Riliwan added that he learnt that his mother was married to another person. Unknown to this poor soul, that could also be another source of trouble for him if the mother’s new lover is the intolerant type. Riliwan also said that before he left his father, he worked as an assistant in a bakery to survive. He said: “I feed myself because nobody cares. Anytime my step-mum gave me food, we had to sneak into the house because my father must not know. So the bakery became my life. I earlier tried to apply as an apprentice with an engineer but he requested to see any of my parents. When I informed my father, he ignored me.”

When the reporter later visited Church Street, Idumota, a few days after the encounter, he could not locate Riliwan. Residents of the house where his mother supposedly lives could not confirm Riliwan’s arrival in the house or the area. What this means is that, Riliwan, possibly did not arrive at his initial destination safely or he might have changed his mind to go elsewhere on a second thought. The implication is that Riliwan could now be a potential area boy, armed robber or drug peddler prowling the streets of Lagos anytime soon.

The pathetic case of Riliwan is symptomatic of the appalling situation many youths of today are confronted with. Riliwan, like other children in his shoes, out of lack of care from their parents, simply abandoned school and their families. As soon as they bolt out of their parents’ abode, they are embraced by the waiting arms of hardened criminals, drug addicts, drug peddlers and other social misfits who employ their services to ply their ‘lethal’ ware or commit crimes of unimaginable proportion against innocent and law-abiding citizens. The issue of abandoned youths, therefore, becomes a good preying ground for criminals who are perennially looking for new recruits to their nefarious ways of life.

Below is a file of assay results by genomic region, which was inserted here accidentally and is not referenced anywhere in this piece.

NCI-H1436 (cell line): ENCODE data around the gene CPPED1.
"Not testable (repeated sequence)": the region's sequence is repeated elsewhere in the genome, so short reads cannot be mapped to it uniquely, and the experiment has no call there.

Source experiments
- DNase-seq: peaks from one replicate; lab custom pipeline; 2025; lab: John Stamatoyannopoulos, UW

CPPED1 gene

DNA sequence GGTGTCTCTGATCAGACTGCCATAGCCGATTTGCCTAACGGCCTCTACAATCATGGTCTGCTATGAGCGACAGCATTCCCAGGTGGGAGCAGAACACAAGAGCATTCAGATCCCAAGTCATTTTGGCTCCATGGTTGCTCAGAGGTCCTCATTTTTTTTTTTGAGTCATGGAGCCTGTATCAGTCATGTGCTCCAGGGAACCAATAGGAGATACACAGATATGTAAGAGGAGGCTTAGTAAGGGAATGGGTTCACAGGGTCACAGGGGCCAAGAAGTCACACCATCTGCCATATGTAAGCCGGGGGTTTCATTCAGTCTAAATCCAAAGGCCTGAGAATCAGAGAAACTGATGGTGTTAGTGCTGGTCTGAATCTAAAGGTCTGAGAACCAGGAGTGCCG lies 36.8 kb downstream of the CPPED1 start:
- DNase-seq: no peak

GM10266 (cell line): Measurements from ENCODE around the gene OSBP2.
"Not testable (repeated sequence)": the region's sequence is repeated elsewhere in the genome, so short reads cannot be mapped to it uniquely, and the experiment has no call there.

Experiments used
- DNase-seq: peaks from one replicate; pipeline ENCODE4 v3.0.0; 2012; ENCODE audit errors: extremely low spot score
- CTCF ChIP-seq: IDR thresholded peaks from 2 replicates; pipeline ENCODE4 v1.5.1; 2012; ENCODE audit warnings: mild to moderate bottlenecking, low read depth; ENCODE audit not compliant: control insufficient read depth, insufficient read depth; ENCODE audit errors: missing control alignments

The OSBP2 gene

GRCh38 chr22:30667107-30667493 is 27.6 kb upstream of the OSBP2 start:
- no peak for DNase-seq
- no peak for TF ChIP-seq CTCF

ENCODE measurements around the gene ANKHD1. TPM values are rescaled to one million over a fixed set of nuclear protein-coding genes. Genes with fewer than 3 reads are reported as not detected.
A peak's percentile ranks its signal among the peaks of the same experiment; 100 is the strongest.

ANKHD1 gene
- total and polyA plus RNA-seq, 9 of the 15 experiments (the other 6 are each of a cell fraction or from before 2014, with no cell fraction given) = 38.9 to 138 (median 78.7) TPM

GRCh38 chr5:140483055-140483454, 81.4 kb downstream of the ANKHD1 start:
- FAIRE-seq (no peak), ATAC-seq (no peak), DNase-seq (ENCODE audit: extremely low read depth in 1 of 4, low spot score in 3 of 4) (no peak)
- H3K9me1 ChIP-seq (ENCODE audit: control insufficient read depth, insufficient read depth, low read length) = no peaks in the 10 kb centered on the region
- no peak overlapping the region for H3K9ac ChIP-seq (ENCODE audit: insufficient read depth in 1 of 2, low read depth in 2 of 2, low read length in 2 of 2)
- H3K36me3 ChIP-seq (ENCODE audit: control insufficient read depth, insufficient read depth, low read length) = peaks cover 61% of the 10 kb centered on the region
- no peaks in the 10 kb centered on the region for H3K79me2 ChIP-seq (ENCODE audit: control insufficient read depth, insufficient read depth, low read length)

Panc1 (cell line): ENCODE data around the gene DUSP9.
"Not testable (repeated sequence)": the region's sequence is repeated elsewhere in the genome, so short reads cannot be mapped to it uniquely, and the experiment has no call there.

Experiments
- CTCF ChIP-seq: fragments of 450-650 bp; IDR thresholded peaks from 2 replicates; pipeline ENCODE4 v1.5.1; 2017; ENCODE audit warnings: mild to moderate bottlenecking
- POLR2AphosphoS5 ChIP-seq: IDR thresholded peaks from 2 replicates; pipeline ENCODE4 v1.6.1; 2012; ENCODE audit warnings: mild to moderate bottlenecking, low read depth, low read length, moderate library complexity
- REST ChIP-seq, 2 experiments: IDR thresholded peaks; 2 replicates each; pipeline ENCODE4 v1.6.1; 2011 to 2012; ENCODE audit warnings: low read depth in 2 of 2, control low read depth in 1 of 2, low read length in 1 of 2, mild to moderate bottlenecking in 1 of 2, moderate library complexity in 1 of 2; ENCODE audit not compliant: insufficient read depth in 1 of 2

Let us look at the rise and spread of Boko Haram in the northern part of the country. Most of the converts to Boko Haram’s stupid and destructive doctrine are easily children and youths who have no parental or guardian control. The havoc they have wreaked on the economic and social fabric of the society, especially in the North-East of the country reverberates all over the globe. Today, Nigeria features prominently in terrorists’ map everywhere.

No thanks to these misguided and abandoned youths who are hypnotised and brainwashed into taking arms against their fellow men.

Though the governments at both the federal and state levels are now trying hard to curtail the excesses of these bad elements in the society, the havoc has been done. Now it is a sort of stick-and-carrot approach to end the regime of bombs and deaths. The federal government has since May this year imposed emergency rule on three most volatile states in the North-East. They are Adamawa, Borno and Yobe states. The military are prowling every nooks and cranny in these states, smoking out insurgents from their various hideouts.

In this month of Ramadan, Kashim Shettima, the governor of Borno State, has gone a step further. Just last week, Government House, Maiduguri hosted some unusual visitors. The visitors, numbering 50, were made orphans through the satanic activities of the Boko Haram sect.

They were guests of the governor who invited them for the traditional iftah (breaking of fast). In addition to the cosy meals they had with their host and other dignitaries in attendance, they all bagged scholarships to pursue their education. The scholarships are designed to cut across orphans from both Muslim and Christian homes, as the government has promised to also host orphans from Christian homes during Christmas. The governor then impressed it on government officials, wealthy residents and charity organisations to assist the orphans in their midst.

Like Shettima said, it is now the duty of other arms of government, charity organisations and wealthy Nigerians to take a cue from this gesture. We must understand that, without lending a helping hand to the needy, especially the downtrodden in the society, we can never attain the much-sought-after peaceful co-existence. Even in the Scriptures, it is clearly written: “Be your brother’s keeper”.

No tags for this post.